Title Card - Understanding The Big Picture

Understanding The Big Picture

Starting at a new job, you usually have a small picture of what your purpose and role in your new company is. You arrive equipped with the skills and knowledge that you have built up through education and other experience, ready to show off what you do and how you do it. Coming into your job, this is your world, and it’s up to you to learn and grow with your new trainer, or with whatever learning materials you are given. After a little bit more time, you start to learn how your job works, and you start to do it well. Your trainer decides that you are ready to begin, and you’re off! Your world just got a little bit bigger as you successfully integrate into your company.

Upon reaching this point, there is a large number of people who are content with leaving it at that. They have learned how to do their job and don’t continue any further than they have to, because they can skate by earning their wage without too much effort. The problem with this mindset of course is that you are seriously limiting yourself to the bare minimum. Your world doesn’t expand, and you have little chance of promotion. If you want to get ahead, you need to start seeing the bigger picture and understanding your own individual place in your workplace.

When I first started my most recent position, I also felt this way: coming in with the scope of my knowledge and the small amount of experience to go on. Eventually I got trained and started doing my work, but it always felt like there was something missing. Despite the fact that my superiors were giving me praise, I felt like I could do more. I would always be asking my boss for different ways that I could help him with his work, and gradually I found that I was learning different types of work, but even then, it only really gave me only a slightly larger view of my place in the organization.

It wasn’t until my boss left on a week vacation that I truly started to understand, as I was left in charge of his position for that week to cover. I was suddenly responsible for handling not only my own work, but the work of three other people as well. I would be working directly with other departments, sending emails and correspondence back and forth to ensure the proper work was sent to the right department. By the end of the week, I had a much more solid understanding of where I sat in my actual job, and how my work affected others. As a result, my knowledge of the company grew and I could see where my work was going and how it affected other departments. The quality of my work improved and I knew how to complete it with greater accuracy.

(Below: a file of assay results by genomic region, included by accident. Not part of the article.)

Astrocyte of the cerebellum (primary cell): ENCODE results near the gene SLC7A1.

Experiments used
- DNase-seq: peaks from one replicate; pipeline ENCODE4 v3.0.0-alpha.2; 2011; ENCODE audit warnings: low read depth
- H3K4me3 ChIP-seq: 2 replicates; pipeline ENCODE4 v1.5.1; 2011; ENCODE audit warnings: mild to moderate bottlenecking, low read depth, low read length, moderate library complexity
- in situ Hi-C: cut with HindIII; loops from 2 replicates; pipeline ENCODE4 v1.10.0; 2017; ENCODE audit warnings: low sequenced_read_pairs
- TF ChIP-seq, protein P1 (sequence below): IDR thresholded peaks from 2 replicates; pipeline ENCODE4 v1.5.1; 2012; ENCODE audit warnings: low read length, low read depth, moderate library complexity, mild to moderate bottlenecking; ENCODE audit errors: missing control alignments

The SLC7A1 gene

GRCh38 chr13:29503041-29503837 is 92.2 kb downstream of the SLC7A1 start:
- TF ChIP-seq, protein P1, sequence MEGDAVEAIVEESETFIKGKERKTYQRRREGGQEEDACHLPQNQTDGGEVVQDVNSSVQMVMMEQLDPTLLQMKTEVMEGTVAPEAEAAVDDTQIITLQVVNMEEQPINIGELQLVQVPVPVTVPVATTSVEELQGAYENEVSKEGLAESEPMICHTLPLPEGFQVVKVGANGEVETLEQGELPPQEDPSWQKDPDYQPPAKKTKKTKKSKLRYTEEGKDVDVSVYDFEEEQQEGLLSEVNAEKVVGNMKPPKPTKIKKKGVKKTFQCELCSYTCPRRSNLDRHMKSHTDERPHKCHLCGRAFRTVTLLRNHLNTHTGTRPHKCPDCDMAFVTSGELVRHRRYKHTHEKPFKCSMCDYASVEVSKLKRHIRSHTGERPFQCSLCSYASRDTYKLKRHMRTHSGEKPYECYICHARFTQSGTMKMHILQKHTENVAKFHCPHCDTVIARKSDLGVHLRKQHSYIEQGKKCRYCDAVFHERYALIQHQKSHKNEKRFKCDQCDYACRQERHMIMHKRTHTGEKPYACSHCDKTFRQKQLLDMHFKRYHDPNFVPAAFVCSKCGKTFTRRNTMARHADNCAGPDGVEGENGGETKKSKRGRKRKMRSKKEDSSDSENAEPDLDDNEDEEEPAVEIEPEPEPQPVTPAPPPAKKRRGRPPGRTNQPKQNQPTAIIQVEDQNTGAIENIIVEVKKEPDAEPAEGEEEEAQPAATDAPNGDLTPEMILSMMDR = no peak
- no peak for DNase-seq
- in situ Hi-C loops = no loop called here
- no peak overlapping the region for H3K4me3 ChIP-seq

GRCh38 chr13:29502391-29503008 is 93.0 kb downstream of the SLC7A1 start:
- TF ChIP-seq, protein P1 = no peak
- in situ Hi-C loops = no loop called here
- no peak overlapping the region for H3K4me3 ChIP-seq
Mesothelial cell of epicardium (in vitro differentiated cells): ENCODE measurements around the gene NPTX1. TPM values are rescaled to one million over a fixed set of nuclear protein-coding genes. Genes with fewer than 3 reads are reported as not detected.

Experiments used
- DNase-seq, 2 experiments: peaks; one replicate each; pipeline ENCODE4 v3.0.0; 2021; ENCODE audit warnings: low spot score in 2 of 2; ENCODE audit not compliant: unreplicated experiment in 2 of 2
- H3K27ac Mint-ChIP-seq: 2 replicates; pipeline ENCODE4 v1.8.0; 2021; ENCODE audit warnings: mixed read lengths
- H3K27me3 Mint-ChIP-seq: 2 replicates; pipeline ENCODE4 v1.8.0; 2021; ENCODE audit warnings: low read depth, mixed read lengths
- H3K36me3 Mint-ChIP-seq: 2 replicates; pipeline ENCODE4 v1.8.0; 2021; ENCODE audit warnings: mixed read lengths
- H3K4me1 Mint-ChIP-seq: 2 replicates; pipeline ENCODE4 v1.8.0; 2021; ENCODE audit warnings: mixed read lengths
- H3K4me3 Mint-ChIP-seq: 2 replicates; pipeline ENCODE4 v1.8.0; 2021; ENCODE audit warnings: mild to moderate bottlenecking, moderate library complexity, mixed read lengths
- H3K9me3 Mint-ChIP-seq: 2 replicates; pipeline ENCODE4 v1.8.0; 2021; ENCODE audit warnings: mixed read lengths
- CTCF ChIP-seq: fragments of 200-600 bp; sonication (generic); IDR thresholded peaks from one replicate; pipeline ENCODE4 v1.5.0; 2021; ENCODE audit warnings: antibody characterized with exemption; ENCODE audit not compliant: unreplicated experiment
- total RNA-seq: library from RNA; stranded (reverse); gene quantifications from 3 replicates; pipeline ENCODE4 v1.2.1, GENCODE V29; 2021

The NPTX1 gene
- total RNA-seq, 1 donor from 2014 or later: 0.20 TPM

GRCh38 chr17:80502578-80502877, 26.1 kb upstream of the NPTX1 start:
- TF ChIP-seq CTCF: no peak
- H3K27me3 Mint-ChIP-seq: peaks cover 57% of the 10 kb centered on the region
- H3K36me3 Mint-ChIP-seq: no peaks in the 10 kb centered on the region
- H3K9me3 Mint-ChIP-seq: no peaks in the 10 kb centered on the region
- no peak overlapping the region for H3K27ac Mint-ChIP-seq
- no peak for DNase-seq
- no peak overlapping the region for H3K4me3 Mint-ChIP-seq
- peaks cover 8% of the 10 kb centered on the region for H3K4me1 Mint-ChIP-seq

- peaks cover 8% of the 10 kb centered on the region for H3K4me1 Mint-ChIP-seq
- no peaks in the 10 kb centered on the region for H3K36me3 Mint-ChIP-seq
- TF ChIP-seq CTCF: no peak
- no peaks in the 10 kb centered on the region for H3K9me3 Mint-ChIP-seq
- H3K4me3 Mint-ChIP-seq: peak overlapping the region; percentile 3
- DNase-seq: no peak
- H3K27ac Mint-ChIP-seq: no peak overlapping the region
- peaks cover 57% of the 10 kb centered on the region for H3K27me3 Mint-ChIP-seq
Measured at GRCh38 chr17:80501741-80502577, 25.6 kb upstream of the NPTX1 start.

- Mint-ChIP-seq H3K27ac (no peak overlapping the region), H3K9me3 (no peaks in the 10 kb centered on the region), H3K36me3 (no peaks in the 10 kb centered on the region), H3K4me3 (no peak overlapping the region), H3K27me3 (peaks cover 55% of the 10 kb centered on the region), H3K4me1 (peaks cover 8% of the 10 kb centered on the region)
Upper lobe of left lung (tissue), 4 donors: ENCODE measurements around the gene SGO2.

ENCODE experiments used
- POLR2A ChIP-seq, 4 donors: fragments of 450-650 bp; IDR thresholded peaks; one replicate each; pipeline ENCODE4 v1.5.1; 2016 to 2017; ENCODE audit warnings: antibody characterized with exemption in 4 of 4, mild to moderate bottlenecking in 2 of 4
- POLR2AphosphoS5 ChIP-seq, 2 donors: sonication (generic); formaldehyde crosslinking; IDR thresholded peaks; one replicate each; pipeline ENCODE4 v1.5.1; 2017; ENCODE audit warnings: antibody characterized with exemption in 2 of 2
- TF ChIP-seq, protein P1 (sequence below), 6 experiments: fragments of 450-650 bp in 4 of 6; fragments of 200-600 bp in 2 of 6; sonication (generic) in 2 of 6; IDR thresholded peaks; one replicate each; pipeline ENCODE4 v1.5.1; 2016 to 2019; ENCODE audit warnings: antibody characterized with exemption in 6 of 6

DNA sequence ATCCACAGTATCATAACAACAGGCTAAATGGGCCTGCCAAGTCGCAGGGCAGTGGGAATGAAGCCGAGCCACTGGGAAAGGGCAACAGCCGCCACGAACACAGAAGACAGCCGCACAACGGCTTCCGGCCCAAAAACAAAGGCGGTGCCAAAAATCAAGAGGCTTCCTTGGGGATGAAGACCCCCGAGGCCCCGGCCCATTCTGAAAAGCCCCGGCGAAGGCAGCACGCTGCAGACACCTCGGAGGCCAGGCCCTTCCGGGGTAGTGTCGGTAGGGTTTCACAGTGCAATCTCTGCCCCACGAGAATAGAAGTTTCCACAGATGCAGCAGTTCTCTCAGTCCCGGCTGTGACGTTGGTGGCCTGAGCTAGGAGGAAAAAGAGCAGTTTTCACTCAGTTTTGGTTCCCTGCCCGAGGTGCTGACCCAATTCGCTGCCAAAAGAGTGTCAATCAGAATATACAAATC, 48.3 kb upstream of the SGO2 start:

My understanding of the company grew again when I moved from one position to another within the company. This new position had me working with all the departments all the time, allowing me to piece together the moving parts of the entire organization. I now have a fairly big picture of what is going on within the company, and I believe that my work has benefitted as a result.

Here’s the thing. I recognize the fact that not everyone needs this mentality to succeed, but I do believe that there are a great number of people out there who could benefit from it. Realistically, if nothing else, it means that you gain new and more skills that benefit the company over time, and that can only be helpful to you in the long run. You would be well-equipped for any situation that is thrown at you, and you can take that to everything you do, no matter where you work or what you do in that work.

I am a strong believer in the saying, “learn something new every day”, because it means that you are constantly growing and learning in your job. The more you learn, the more you can do, and the better the quality of your work. Embrace the big picture and always be curious, as you will find that it will reward you in the end.